Giving yourself a moment to answer this question before you start your Pre Shot Routine. Tune into your underlying thoughts. Thoughts about winning or losing about looking foolish or impressive, about making birdie or avoiding bogie,  you can realize you are trapped in thought and that these thoughts will stop you from being fully present to what is about to take place, preparing for and playing your desired golf shot. This realization will bring you back out of thought and fully into the preparations for the shot. I have seen so many golfers start their pre shot routine before they have really let go of their last shot. This is a form of  mental interference, often remaining unnoticed as it is just below the surface of the mind. It can ruin your next shot unless you take a few seconds to check in with yourself.


How am I feeling?


Take a moment to tune into the subtle sensations that you might be feeling. Anxiety, excitement, fear, over confidence. Any or all of your feelings can distract you from engaging fully in the pre shot preparation. If anxiety is there, you may be doing well or facing a particularly tricky shot, don’t try and push these feelings away. You will waste your energy and fail. Simply accept that this is how you are feeling at this moment. You may be feeling anger or disappointment about your last shot.  Even the elation from a birdie can over spill into your next shot and cause mental errors which in turn can lead to poor shots. By becoming aware of your feelings and naming them, you can move on to your preparations for the shot with the awareness of how you are really feeling.  This awareness may change the shot you choose to make. At the very least you will have come back to the present moment and from this place you can give your full attention to the shot ahead and give yourself the best chance to execute it.


Remember your thoughts and feelings are linked. With honest reflection you may realise that you are getting in your own way. By asking yourself “what am I thinking? how am I feeling? you tune into your inner world and give a chance for a realistic, balanced mindset to be restored. Now you are ready to begin your Pre Shot Routine.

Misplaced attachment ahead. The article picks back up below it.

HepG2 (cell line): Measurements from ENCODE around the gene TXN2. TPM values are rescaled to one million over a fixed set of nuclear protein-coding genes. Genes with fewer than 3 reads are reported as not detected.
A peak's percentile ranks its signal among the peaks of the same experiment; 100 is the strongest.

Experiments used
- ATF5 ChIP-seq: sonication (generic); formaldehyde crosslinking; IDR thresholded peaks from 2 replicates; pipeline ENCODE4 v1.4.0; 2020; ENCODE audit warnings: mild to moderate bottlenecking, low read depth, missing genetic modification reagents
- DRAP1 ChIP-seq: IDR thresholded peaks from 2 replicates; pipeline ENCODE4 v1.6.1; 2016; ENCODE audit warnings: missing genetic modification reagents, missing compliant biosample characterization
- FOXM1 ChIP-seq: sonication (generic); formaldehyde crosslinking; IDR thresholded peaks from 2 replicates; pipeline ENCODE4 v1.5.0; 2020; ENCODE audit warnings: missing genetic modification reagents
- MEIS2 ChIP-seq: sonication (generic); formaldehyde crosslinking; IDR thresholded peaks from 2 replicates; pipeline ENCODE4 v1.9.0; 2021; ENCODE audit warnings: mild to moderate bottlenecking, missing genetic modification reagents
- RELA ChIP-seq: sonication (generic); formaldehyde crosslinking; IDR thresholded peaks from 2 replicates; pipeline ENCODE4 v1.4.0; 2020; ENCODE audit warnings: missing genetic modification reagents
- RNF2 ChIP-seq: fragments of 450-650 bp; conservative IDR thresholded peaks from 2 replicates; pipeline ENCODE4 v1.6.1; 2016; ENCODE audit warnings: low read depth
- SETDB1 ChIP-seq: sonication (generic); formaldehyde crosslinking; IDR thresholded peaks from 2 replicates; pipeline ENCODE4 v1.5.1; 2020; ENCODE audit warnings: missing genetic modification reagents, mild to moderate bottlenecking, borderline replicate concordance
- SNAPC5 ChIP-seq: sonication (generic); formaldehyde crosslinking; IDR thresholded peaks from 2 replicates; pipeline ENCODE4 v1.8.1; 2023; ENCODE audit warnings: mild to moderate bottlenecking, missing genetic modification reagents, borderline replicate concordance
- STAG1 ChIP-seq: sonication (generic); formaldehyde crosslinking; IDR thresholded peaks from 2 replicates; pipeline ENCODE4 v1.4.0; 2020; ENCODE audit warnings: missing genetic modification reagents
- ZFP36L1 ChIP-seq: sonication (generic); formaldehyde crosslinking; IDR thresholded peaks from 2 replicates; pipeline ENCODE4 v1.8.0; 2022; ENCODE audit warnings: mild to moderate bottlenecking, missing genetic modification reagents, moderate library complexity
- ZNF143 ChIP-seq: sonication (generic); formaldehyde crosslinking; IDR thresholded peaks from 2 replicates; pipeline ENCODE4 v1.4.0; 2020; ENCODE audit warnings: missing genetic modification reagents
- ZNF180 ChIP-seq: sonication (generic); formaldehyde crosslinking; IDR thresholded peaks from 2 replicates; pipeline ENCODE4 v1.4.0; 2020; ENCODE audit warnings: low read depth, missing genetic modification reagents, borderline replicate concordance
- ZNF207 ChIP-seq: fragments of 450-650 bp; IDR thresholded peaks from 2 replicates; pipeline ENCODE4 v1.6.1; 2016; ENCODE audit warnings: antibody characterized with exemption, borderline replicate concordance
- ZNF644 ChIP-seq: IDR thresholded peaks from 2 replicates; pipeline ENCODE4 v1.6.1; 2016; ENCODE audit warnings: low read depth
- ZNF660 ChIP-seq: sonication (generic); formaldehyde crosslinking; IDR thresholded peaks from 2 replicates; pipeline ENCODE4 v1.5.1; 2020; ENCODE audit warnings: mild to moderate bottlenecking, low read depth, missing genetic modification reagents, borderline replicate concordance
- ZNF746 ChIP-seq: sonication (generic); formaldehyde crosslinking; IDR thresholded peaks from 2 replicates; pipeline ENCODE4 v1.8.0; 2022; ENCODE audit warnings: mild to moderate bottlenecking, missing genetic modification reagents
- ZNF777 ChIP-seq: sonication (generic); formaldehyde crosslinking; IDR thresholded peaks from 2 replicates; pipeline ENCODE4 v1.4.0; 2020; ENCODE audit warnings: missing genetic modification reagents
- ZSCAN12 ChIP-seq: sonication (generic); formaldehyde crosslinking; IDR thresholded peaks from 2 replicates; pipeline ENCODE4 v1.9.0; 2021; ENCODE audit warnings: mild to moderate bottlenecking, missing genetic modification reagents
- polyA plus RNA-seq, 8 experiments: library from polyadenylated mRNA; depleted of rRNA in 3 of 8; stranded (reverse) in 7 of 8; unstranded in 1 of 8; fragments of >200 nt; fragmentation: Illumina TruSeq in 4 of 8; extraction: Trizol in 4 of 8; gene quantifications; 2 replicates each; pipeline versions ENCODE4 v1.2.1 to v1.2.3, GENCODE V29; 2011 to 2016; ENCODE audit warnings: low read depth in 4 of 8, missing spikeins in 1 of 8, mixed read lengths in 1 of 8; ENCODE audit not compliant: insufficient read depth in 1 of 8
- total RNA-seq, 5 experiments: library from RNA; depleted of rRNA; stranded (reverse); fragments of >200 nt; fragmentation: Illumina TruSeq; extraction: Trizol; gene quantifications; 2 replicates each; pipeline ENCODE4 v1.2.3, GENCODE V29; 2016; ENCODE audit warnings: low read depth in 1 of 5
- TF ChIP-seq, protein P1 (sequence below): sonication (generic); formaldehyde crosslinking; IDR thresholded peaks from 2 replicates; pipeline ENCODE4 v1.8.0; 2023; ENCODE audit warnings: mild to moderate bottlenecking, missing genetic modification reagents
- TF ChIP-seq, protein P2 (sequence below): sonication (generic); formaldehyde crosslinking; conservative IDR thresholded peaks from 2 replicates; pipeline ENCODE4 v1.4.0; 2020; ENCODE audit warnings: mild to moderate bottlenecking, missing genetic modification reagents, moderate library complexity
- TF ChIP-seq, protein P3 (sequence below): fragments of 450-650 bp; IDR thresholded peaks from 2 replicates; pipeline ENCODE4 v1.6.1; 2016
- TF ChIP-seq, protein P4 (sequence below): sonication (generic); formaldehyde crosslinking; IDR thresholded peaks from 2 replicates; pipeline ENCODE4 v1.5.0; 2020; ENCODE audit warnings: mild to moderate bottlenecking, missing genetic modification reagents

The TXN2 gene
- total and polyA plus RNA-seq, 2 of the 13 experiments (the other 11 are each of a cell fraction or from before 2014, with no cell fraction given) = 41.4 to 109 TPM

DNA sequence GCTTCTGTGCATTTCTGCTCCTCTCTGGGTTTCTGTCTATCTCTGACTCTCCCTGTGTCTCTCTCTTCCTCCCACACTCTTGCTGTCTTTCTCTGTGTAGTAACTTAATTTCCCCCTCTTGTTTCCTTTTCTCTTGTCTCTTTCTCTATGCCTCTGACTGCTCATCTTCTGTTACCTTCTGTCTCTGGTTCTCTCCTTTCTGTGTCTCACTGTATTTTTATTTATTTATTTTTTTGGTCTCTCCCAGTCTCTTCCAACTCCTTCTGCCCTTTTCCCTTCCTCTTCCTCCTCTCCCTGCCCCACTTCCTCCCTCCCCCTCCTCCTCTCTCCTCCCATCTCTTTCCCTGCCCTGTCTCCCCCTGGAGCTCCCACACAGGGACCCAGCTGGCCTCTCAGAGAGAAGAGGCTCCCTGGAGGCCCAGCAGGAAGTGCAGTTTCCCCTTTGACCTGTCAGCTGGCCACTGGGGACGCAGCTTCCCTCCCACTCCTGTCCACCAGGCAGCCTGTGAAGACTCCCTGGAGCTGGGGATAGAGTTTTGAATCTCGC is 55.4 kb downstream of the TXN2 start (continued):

Learn more about effective Pre Shot Routine’s here in another great article.

Comments (2)

  1. Great article Jon. I have a question. So, before the pre-shot routine you ask yourself , how am I feeling? If the answer is “very anxious of hitting a terrible shot”, what happens next? The answer is usually a terrible shot! Just because you know you feel anxiety does make it go away. How do you take away anxiety?

    1. You are right Martin. You can’t make the anxiety go away but by acknowledging it and accepting it you can observe it’s effect on you and inquire into the root cause. The root cause is nearly always the result / score. So it is an opportunity to let go Martin.
      Remember you are doing this to yourself. So it makes sense that you can undo it too.

      Does your swing usually tighten up? If so do your best to swing with freedom. Does your breathing become shallow. If so pay attention to it as you walk the fairway.
      Whatever happens you will survive, so smile to yourself and see if you can let go of the outcome when anxiety is there.